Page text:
Planning for Climate Change in Central Oregon
- Integrated Strategies for a Vibrant and Sustainable Central Oregon
- Projected Future Conditions and Sector Background Information
The central Oregon counties of Jefferson, Deschutes, and Crook provide their residents with dramatic contrasts, stunning vistas, and high quality of life. From the Deschutes and Ochoco National Forests to the Crooked River National Grasslands, Mount Bachelor to Lake Billy Chinook, and the urban center of Bend to the agricultural lands surrounding Madras, Prineville, and Redmond, central Oregon offers a diversity of settings, experiences, and opportunities for those calling this region home as well as those looking for a place to visit with cultural, recreational, and scenic attractions.
Central Oregon’s quality of life is at risk from a variety of pressures. One primary threat has the capacity to overwhelm and affect all others–climate change. Climate change is expected to have substantial impacts to the rivers, forests, grasslands, and wildife of this region. These impacts will affect infrastructure, emergency response capacity, human health, tourism, agriculture, forestry and many other facets of society.
We assessed how a changing climate might affect Crook, Deschutes, and Jefferson Counties using the latest science and local expertise in a community-based process called ClimateWise®. The ClimateWise® process included climate change model output and a community workshop that involved expert participation from throughout different sectors and interests. Groups of experts and leaders from across the different sectors of the community developed a suite of strategies for “climate change adaptation”–the process of preparing for climate change to reduce overall impacts to natural and human communities. We view these strategies as a critical first step in an ongoing process to adapt as the climate, our understanding of the earth’s processes, and other drivers such as population growth change over time.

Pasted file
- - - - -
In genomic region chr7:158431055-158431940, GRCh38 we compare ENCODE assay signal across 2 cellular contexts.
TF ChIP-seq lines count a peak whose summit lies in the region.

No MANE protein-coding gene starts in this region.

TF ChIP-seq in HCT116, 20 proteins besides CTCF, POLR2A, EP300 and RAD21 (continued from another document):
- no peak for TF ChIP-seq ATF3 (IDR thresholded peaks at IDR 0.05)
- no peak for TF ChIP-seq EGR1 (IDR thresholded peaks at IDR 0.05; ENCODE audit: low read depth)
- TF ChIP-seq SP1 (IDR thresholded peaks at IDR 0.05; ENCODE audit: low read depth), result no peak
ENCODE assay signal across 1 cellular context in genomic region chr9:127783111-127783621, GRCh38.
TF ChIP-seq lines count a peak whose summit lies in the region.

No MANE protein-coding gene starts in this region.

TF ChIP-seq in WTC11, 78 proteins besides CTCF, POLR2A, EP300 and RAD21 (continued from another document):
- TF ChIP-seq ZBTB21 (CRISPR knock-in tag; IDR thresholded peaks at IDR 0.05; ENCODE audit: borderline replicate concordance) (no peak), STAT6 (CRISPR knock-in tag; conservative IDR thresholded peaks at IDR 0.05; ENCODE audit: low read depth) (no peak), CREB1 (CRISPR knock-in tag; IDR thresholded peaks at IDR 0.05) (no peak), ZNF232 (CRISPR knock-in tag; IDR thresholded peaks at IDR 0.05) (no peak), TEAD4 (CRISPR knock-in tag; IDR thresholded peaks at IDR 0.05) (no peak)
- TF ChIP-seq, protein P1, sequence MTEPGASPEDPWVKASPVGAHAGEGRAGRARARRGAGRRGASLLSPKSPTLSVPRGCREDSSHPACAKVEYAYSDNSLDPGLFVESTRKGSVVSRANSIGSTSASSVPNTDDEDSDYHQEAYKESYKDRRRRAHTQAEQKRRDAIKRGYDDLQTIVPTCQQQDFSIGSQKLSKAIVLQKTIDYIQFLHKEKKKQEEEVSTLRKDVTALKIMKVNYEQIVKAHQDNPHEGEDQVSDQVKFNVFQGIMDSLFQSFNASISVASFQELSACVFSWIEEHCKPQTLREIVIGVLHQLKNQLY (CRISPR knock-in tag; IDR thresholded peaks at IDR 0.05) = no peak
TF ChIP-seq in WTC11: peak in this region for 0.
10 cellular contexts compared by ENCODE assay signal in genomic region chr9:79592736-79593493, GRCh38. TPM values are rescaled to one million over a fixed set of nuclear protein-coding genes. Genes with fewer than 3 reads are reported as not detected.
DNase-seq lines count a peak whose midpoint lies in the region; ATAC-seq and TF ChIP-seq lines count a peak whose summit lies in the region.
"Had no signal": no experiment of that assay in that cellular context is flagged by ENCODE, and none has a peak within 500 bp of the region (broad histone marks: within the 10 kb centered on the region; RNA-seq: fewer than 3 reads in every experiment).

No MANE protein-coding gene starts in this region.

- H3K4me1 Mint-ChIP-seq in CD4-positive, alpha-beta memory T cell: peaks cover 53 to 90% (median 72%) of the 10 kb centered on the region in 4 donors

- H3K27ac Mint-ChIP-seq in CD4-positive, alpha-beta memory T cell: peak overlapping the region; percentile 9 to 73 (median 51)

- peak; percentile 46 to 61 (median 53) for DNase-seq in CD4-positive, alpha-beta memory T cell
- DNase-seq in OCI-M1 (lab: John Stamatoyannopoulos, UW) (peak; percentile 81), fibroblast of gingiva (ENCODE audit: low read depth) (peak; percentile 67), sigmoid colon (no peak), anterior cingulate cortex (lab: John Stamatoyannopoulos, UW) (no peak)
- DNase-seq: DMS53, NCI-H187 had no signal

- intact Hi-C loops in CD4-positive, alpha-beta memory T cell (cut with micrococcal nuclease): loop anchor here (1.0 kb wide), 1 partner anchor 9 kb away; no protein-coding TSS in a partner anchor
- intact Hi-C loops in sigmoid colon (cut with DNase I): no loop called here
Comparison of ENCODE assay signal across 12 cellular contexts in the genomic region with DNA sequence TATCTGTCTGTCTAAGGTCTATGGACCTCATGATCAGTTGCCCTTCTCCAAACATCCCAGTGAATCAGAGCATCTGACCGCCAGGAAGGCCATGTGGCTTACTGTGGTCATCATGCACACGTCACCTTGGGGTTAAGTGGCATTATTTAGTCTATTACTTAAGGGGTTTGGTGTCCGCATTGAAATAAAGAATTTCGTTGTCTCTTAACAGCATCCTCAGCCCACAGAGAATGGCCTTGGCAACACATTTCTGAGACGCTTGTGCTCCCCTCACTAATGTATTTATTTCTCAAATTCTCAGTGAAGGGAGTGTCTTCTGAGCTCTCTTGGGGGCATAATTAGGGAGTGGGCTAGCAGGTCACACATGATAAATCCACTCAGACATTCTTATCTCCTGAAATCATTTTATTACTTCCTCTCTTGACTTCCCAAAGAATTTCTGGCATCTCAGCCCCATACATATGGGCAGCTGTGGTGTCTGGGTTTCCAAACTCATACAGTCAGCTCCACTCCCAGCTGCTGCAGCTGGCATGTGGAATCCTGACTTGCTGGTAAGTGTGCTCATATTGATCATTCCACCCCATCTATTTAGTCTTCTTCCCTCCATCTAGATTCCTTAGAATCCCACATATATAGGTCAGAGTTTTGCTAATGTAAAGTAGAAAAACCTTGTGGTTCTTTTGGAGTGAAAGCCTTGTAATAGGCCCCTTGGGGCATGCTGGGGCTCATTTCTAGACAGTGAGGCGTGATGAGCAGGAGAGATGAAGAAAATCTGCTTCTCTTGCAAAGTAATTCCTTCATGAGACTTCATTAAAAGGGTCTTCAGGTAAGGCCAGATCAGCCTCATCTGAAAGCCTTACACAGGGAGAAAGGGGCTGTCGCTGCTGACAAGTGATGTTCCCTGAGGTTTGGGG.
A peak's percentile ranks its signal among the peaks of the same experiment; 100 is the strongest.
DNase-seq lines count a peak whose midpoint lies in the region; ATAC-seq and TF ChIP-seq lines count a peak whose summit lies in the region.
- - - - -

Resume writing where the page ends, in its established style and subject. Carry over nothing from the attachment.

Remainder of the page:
By integrating adaptation strategies across different sectors of society, county and regional leaders can reduce conflict among diverse interests for limited resources, such as water, while increasing communication and lowering overall costs. Based on climate change model projections, peer-reviewed scientific publications, and other scientific reports, local experts and leaders identified the following as changes that are likely to occur in Jefferson, Deschutes, and Crook Counties over the coming century:
- 5 to 9° F increase in temperature
- Similar to slightly more precipitation, with increases in winter months
- Declines in snowpack, earlier runoff, and lower summer stream flows
- Increased extent of wildfire by 10 to 15%
- Increase in ponderosa pine dominated mixed conifer forests
- Increased spread of invasive species
- More pests and disease in natural systems and human populations
The report Integrated Strategies for a Vibrant and Sustainable Central Oregon discusses each of the above threats, among others, and offers stakeholder-derived strategies to make the region resistant or resilient to these threats. Strategies and actions focus on:
- Increasing water storage, decreasing flood risks, increasing groundwater storage, and improving surface water quality
- Conserving water
- Decreasing water demand
- Reducing forest fuels
- Protecting intact habitats
- Limiting urban wildland and floodplain development
- Initiating conservation-minded land use planning
As climate change progresses, it will be important that communities are prepared in ways that protect people and the natural resources on which they depend. The ClimateWise® process allowed local experts and leaders to use the latest science to assess what changes are likely across Crook, Deschutes, and Jefferson Counties. Recommended strategies and actions developed during the process can be incorporated into ongoing decision making and planning processes at many different levels. This effort represents a first step at creating a more resilient and sustainable future for these central Oregon counties in the face of accelerating change.
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